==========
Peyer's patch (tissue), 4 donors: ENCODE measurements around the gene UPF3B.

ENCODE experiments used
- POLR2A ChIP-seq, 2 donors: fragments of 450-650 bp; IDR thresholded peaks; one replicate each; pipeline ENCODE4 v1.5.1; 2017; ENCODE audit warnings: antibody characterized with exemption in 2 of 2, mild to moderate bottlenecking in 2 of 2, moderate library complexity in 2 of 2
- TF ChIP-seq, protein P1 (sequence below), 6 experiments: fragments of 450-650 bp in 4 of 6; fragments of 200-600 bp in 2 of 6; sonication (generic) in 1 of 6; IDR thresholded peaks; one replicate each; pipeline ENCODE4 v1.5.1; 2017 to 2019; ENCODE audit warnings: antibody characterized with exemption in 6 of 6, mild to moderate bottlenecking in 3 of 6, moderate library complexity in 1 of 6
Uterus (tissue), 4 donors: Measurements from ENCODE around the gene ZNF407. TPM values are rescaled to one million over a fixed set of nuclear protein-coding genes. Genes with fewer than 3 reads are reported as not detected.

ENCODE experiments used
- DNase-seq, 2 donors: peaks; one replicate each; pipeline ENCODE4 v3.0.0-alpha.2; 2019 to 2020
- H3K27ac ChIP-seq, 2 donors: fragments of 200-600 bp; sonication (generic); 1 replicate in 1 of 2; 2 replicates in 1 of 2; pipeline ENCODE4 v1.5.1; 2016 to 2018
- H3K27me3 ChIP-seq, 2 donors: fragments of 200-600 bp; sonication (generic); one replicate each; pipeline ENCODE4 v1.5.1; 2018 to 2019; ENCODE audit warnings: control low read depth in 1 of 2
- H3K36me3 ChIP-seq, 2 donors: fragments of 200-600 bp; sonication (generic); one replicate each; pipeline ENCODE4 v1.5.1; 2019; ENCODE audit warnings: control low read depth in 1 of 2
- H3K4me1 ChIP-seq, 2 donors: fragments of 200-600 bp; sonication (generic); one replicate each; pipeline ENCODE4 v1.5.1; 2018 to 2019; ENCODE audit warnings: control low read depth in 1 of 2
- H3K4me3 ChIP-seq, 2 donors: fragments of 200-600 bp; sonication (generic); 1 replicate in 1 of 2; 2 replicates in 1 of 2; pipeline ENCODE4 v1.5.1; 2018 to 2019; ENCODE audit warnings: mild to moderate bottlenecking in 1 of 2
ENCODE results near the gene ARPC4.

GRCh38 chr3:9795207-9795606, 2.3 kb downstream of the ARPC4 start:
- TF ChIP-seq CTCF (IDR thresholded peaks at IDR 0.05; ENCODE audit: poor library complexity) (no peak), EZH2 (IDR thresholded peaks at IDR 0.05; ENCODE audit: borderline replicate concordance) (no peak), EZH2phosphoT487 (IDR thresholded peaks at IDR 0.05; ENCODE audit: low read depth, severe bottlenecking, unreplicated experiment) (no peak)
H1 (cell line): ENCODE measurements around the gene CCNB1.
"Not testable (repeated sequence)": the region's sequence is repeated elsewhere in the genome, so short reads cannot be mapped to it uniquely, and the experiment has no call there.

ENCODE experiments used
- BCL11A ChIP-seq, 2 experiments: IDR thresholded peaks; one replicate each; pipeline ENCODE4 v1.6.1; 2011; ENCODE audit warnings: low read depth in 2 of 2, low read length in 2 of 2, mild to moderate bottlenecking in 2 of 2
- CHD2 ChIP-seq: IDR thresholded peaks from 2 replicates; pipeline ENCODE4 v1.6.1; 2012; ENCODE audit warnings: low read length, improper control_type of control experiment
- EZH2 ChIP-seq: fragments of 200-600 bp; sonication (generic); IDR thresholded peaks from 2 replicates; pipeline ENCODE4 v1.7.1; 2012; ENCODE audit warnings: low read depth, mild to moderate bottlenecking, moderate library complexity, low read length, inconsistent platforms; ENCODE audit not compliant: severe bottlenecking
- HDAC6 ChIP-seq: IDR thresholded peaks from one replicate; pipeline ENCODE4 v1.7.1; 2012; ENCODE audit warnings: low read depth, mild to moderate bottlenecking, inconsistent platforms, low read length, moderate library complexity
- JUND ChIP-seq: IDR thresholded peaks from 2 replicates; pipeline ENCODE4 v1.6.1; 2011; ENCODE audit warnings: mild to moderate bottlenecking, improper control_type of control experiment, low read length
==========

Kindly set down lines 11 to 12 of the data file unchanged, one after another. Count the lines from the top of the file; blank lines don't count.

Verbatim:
- H3K4me1 ChIP-seq, 2 donors: fragments of 200-600 bp; sonication (generic); one replicate each; pipeline ENCODE4 v1.5.1; 2018 to 2019; ENCODE audit warnings: control low read depth in 1 of 2
- H3K4me3 ChIP-seq, 2 donors: fragments of 200-600 bp; sonication (generic); 1 replicate in 1 of 2; 2 replicates in 1 of 2; pipeline ENCODE4 v1.5.1; 2018 to 2019; ENCODE audit warnings: mild to moderate bottlenecking in 1 of 2